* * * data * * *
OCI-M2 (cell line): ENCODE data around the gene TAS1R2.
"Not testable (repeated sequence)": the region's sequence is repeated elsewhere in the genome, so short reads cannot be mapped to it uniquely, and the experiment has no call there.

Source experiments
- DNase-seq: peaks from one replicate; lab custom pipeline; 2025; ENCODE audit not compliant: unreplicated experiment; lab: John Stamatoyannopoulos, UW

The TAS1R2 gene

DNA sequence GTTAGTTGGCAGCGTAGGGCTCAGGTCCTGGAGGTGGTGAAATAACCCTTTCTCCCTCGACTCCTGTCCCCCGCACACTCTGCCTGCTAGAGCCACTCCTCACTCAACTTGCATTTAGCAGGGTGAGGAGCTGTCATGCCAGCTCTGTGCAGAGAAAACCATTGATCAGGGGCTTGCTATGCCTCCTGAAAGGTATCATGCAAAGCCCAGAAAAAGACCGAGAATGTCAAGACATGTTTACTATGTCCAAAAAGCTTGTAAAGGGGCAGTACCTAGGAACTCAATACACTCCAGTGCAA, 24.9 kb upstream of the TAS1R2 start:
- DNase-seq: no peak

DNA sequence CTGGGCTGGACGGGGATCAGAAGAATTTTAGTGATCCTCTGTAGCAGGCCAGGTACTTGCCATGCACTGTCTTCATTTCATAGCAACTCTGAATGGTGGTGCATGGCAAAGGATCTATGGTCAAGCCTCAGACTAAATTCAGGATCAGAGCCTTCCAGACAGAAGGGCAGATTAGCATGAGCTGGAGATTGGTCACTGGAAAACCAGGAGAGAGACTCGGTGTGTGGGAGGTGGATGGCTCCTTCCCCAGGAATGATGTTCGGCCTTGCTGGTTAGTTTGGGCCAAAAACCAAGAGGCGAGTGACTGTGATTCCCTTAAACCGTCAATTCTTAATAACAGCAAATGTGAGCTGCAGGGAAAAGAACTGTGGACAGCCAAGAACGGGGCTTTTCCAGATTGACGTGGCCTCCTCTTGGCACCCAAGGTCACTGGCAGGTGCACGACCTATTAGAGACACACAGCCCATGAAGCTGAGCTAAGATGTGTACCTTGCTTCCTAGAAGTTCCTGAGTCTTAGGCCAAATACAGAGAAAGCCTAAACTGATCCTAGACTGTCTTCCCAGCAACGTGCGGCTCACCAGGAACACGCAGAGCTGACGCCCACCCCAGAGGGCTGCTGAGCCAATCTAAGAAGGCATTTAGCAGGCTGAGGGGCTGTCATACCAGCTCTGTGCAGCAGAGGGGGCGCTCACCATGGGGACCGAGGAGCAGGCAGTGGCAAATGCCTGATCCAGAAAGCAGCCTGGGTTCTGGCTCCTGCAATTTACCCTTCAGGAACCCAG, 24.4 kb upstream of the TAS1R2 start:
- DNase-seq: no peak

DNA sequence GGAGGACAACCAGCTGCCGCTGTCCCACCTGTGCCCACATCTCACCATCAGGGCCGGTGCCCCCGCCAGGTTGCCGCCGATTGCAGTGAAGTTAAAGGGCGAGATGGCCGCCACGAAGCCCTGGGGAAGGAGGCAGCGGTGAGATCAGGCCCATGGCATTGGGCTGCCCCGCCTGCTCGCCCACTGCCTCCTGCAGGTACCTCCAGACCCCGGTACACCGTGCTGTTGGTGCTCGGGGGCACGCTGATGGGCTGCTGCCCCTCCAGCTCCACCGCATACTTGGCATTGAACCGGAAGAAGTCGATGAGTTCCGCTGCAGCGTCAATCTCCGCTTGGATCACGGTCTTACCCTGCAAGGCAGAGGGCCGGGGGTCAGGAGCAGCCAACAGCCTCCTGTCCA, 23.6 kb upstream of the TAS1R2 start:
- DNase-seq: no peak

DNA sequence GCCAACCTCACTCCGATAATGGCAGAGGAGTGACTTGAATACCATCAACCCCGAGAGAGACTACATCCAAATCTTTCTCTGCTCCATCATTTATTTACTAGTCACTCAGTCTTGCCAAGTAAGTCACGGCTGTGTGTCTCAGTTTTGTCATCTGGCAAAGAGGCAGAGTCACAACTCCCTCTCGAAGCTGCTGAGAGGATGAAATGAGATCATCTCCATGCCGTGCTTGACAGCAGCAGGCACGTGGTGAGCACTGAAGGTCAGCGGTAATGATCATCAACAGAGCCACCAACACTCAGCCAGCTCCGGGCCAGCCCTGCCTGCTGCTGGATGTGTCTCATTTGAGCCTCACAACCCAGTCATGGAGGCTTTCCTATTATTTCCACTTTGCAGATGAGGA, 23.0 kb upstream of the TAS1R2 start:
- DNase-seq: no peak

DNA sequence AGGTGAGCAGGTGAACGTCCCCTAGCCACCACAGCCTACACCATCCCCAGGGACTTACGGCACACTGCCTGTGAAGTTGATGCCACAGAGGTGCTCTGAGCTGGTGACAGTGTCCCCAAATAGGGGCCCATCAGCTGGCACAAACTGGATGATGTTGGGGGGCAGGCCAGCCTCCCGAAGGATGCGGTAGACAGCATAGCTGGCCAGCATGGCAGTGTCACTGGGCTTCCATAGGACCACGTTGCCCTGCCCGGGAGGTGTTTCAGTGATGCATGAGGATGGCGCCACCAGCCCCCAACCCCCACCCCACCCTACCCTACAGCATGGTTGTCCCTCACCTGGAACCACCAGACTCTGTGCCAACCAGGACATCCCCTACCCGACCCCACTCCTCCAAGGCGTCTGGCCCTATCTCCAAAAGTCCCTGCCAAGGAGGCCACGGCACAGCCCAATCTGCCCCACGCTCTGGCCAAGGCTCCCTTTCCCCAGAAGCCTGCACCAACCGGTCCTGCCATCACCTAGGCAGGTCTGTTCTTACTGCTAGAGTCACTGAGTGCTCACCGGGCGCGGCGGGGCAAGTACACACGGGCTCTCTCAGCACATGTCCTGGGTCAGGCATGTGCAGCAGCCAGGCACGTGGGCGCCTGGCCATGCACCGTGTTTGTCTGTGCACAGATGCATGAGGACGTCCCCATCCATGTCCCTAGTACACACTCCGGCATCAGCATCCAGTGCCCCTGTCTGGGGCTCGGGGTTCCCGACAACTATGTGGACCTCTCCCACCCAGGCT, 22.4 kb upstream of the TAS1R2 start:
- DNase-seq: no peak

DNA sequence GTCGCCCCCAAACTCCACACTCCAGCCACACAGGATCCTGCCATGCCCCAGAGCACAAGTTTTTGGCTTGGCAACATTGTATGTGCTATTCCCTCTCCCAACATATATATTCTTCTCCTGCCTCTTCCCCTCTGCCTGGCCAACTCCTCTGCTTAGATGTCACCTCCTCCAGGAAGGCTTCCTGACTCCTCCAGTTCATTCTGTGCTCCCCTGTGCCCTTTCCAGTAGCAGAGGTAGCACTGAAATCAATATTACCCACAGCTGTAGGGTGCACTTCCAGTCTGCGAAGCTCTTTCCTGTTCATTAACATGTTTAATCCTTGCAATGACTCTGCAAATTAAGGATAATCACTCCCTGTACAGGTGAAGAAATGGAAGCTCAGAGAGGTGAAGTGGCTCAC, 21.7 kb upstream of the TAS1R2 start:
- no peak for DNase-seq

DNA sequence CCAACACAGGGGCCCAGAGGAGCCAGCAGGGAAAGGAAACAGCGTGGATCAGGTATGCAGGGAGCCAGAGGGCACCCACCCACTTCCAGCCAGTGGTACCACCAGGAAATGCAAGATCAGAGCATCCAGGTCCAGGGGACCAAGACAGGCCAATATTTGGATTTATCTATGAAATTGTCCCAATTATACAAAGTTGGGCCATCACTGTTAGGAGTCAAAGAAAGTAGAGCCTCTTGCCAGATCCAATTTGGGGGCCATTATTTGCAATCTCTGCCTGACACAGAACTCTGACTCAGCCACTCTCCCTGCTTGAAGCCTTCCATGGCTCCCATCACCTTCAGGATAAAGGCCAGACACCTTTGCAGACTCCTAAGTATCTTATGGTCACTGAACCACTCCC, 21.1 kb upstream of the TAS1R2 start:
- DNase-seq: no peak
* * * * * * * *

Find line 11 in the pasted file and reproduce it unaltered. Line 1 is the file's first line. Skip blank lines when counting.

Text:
- DNase-seq: no peak